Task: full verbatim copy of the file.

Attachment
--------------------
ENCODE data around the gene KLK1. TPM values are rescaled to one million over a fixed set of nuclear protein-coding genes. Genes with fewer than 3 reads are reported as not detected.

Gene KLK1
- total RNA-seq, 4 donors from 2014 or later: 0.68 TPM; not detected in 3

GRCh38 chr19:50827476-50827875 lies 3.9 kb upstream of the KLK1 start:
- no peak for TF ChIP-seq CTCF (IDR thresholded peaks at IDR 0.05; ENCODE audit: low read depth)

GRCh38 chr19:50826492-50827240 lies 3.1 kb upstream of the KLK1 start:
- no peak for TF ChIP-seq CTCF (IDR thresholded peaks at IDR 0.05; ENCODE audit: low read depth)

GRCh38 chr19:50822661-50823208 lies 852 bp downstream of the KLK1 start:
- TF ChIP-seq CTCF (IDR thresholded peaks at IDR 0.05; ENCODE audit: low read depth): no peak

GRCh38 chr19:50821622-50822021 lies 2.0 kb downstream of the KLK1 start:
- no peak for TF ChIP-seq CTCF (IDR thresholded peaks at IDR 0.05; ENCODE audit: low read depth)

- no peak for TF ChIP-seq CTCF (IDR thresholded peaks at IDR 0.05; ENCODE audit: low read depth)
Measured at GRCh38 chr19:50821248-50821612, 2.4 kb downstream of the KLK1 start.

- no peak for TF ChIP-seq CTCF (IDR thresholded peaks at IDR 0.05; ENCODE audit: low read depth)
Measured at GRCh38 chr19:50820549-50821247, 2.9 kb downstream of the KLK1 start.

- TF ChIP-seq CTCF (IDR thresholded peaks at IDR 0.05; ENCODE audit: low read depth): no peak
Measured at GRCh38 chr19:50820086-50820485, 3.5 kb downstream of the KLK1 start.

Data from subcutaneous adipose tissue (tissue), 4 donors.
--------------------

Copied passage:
ENCODE data around the gene KLK1. TPM values are rescaled to one million over a fixed set of nuclear protein-coding genes. Genes with fewer than 3 reads are reported as not detected.

Gene KLK1
- total RNA-seq, 4 donors from 2014 or later: 0.68 TPM; not detected in 3

GRCh38 chr19:50827476-50827875 lies 3.9 kb upstream of the KLK1 start:
- no peak for TF ChIP-seq CTCF (IDR thresholded peaks at IDR 0.05; ENCODE audit: low read depth)

GRCh38 chr19:50826492-50827240 lies 3.1 kb upstream of the KLK1 start:
- no peak for TF ChIP-seq CTCF (IDR thresholded peaks at IDR 0.05; ENCODE audit: low read depth)

GRCh38 chr19:50822661-50823208 lies 852 bp downstream of the KLK1 start:
- TF ChIP-seq CTCF (IDR thresholded peaks at IDR 0.05; ENCODE audit: low read depth): no peak

GRCh38 chr19:50821622-50822021 lies 2.0 kb downstream of the KLK1 start:
- no peak for TF ChIP-seq CTCF (IDR thresholded peaks at IDR 0.05; ENCODE audit: low read depth)

- no peak for TF ChIP-seq CTCF (IDR thresholded peaks at IDR 0.05; ENCODE audit: low read depth)
Measured at GRCh38 chr19:50821248-50821612, 2.4 kb downstream of the KLK1 start.

- no peak for TF ChIP-seq CTCF (IDR thresholded peaks at IDR 0.05; ENCODE audit: low read depth)
Measured at GRCh38 chr19:50820549-50821247, 2.9 kb downstream of the KLK1 start.

- TF ChIP-seq CTCF (IDR thresholded peaks at IDR 0.05; ENCODE audit: low read depth): no peak
Measured at GRCh38 chr19:50820086-50820485, 3.5 kb downstream of the KLK1 start.

Data from subcutaneous adipose tissue (tissue), 4 donors.